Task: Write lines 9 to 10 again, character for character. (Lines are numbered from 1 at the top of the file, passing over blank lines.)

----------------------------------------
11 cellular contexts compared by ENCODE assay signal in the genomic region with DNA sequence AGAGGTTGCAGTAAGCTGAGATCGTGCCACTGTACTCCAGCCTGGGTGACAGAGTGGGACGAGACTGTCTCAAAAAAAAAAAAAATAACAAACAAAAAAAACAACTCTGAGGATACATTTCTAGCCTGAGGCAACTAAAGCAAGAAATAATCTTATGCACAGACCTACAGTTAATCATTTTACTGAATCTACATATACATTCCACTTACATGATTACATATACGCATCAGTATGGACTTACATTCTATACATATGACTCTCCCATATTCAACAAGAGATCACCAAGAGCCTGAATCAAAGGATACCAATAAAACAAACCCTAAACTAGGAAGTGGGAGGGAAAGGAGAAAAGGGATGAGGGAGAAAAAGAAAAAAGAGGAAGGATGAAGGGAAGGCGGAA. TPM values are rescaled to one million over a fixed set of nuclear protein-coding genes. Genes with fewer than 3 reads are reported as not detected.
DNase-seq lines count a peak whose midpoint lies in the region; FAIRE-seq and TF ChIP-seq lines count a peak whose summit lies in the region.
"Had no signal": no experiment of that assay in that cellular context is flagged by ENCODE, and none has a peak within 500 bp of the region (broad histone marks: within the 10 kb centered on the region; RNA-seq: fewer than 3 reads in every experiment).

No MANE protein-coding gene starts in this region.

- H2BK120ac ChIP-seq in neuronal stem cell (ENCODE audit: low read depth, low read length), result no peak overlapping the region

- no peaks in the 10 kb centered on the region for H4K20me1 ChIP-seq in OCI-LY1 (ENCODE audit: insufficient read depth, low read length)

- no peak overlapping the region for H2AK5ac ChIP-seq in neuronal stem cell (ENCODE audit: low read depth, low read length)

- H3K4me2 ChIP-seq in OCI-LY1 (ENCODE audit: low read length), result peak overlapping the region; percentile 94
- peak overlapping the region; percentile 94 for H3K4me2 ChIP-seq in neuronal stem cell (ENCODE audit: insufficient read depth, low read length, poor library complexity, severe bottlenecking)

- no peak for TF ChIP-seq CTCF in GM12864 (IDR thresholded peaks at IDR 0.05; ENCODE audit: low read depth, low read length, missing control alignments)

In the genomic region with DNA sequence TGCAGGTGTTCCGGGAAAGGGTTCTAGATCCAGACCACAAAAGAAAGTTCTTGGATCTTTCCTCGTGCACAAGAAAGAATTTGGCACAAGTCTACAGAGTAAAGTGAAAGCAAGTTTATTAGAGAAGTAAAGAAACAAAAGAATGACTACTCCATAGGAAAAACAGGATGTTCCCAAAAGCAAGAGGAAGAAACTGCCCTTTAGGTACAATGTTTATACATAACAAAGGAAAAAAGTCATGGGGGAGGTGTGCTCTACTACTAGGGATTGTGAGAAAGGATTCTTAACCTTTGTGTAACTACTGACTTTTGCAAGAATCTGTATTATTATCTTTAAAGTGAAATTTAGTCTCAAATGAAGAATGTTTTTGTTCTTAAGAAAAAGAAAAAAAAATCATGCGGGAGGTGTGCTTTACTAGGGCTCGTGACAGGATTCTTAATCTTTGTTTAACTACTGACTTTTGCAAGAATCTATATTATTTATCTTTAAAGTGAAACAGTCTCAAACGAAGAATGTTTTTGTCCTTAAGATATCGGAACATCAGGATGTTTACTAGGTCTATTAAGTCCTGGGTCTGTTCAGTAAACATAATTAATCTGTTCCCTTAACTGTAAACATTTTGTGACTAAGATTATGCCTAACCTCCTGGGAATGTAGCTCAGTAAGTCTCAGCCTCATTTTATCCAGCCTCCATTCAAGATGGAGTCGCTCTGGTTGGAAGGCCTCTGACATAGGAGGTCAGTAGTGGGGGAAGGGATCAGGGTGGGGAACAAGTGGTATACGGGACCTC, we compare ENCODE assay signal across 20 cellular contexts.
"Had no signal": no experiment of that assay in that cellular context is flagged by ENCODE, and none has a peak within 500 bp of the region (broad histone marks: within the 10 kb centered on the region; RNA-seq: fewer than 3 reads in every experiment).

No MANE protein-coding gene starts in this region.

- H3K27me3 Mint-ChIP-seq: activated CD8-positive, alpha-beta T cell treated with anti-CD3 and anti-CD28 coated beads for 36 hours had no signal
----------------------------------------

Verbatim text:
- peak overlapping the region; percentile 94 for H3K4me2 ChIP-seq in neuronal stem cell (ENCODE audit: insufficient read depth, low read length, poor library complexity, severe bottlenecking)

- no peak for TF ChIP-seq CTCF in GM12864 (IDR thresholded peaks at IDR 0.05; ENCODE audit: low read depth, low read length, missing control alignments)